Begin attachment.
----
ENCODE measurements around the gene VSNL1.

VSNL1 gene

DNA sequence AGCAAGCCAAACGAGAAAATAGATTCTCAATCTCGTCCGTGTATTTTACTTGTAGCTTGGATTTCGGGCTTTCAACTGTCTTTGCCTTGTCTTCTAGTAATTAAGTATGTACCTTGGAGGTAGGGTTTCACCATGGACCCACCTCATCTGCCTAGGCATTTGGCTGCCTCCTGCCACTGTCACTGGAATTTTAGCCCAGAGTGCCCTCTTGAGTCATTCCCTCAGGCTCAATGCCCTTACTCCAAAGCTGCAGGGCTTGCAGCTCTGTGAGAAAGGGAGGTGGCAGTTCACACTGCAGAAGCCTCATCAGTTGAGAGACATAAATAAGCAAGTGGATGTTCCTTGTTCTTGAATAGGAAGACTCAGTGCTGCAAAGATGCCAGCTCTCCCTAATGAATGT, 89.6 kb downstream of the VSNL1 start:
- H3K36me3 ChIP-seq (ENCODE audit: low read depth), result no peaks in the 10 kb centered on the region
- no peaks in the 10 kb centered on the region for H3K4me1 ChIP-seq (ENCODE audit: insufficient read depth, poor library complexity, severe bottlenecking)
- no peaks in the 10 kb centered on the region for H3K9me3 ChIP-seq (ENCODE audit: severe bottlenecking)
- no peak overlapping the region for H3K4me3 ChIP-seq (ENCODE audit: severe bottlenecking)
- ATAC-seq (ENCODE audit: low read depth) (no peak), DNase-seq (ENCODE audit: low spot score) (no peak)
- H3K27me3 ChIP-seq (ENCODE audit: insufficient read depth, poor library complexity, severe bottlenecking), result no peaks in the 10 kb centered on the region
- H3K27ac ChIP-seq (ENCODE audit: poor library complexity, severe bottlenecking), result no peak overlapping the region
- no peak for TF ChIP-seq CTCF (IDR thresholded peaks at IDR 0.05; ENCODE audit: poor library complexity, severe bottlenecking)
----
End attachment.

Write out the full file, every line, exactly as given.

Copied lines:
ENCODE measurements around the gene VSNL1.

VSNL1 gene

DNA sequence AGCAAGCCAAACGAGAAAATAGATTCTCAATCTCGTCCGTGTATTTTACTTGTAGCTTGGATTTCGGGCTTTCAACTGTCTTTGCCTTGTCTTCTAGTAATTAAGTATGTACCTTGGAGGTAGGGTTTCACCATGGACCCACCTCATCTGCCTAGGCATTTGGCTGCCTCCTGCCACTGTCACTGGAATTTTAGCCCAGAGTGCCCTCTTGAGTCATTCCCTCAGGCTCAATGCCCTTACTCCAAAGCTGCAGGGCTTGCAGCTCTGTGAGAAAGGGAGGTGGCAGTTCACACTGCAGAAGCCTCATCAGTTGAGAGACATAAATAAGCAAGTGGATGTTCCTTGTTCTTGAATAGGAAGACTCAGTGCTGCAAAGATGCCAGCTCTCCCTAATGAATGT, 89.6 kb downstream of the VSNL1 start:
- H3K36me3 ChIP-seq (ENCODE audit: low read depth), result no peaks in the 10 kb centered on the region
- no peaks in the 10 kb centered on the region for H3K4me1 ChIP-seq (ENCODE audit: insufficient read depth, poor library complexity, severe bottlenecking)
- no peaks in the 10 kb centered on the region for H3K9me3 ChIP-seq (ENCODE audit: severe bottlenecking)
- no peak overlapping the region for H3K4me3 ChIP-seq (ENCODE audit: severe bottlenecking)
- ATAC-seq (ENCODE audit: low read depth) (no peak), DNase-seq (ENCODE audit: low spot score) (no peak)
- H3K27me3 ChIP-seq (ENCODE audit: insufficient read depth, poor library complexity, severe bottlenecking), result no peaks in the 10 kb centered on the region
- H3K27ac ChIP-seq (ENCODE audit: poor library complexity, severe bottlenecking), result no peak overlapping the region
- no peak for TF ChIP-seq CTCF (IDR thresholded peaks at IDR 0.05; ENCODE audit: poor library complexity, severe bottlenecking)